We recall that at one point the Partnership for Public Service (PPS) was brought in to address the agency’s horrid, consistently bad results in the Federal Employee Viewpoint Survey (FEVS). The end result: no significant impact. Indeed, this was possibly a diversionary tactic to create the appearance, not the substance, of addressing problems. Officials of the agency, especially those with long tenure, have successfully created and perpetuated the worst place to work in the Federal Government. They intend to keep it that way and attack anyone who intends to hold them accountable.
AFGE Local 1812: They Get It
AFGE Local 1812 is the largest employee union in the agency. In a recent editorial on its website, the union focused in on the 2017 Federal Employee Viewpoint Survey (FEVS). Once again the agency is at/or near the bottom among Federal agencies of comparable size.
This union commentary (“Straight Out of Kafka”) suggests that senior agency officials consider employee morale and related personnel issues a “yawn item.” They don’t take it seriously and don’t see the link between low morale and the agency’s overall dismal mission performance.
The agency’s officials have little if any credibility with the workforce. These officials don’t care: the employees are unimportant to their agenda.
This is the reality. It is important for employees at all levels to recognize this. The “Friends” salutation you see from the VOA director in her memos is a crock. She is not your friend. Senior agency officials are not your friends or your colleagues. The people in Labor and Employee Relations are not your friends. Considered as a whole, these people have no common interests with the employees. In effect, the agency’s horrid record in the FEVS shows that these individuals are adversaries at best. They have no respect for the employee workforce. Employees are seen as exploitable. At worst, they see the employees as a liability or annoyance.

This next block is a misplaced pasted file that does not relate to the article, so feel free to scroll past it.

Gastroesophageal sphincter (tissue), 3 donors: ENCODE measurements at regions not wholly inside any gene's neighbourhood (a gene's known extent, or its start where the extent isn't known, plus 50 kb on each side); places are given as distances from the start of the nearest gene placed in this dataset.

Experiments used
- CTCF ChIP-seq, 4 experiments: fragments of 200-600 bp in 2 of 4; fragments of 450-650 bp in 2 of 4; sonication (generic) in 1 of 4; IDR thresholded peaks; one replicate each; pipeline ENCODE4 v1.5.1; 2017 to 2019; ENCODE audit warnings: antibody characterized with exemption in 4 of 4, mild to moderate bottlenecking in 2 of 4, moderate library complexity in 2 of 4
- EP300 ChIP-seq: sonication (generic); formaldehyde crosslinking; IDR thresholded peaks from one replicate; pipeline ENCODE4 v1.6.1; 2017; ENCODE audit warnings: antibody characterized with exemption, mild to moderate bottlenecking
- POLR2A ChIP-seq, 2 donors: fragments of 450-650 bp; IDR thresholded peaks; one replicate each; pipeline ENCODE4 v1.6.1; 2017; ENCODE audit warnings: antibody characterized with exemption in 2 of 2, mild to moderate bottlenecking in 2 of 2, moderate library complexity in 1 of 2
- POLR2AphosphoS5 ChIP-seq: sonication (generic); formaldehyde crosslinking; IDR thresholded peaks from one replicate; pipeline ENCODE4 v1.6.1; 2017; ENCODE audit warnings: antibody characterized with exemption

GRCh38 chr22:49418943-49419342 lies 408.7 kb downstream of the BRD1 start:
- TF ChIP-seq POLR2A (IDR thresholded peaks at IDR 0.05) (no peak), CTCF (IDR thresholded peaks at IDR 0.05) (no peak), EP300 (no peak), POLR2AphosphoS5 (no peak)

Partnership for Public Service 2017 MID-SIZE AGENCIES: BBG is last on the list of Best Places to Work in the Federal Government.
Awards for Poor Performance
In addition, the union notes that the agency handed out internal awards to some units inside the agency with the worst scores in the FEVS survey.
We know this tactic very well: handing our awards or comparable performance evaluations is a way of shielding the managers of these units if and when there is ever a house-cleaning of this agency. It is difficult to remove managers with files loaded with what amounts to a false narrative of success or competence. That’s the game here: to embed inept people into mid-level and senior positions and keep them in these posts forever. The end result: perpetual incompetence.
We also agree with the union’s sentiments that accountability and responsibility are not a management standard. Avoidance of both is a top management priority within the “baby steps” philosophy of senior agency officials.
The IT Morass Year After Year
On another front:
Remember some time ago the boast by agency IT head Andre Mendez when he claimed to have kicked the Chinese out of the agency’s IT network?
Broadcasting Board of Governors kicked the Chinese out of its network, remains vigilant as cyber attacks continue
The accuracy of the claim is debatable, then and now. As with all cyber warfare activities, gains and losses are shifting sands.
With this in mind, consider comments in a recent Office of the Inspector General (OIG) report on the agency’s IT infrastructure:
“Without an effective information security program, BBG is vulnerable to IT-centered attacks and threats. Information security program weaknesses can affect the integrity of financial applications, which increases the risk that sensitive financial information could be accessed by unauthorized individuals or that financial transactions could be altered either accidentally orintentionally. Information security program weaknesses increase the risk that BBG will be unable to report financial data accurately. We have reported weaknesses in IT security controls each year since our audit of BBG’s FY 2013 financial statements.”
You get the picture. The inside-the-Cohen-Building view is out of sync with reality. Financial data is only one vulnerability. The tentacles of cyber warfare extend throughout the agency within this vulnerable IT system.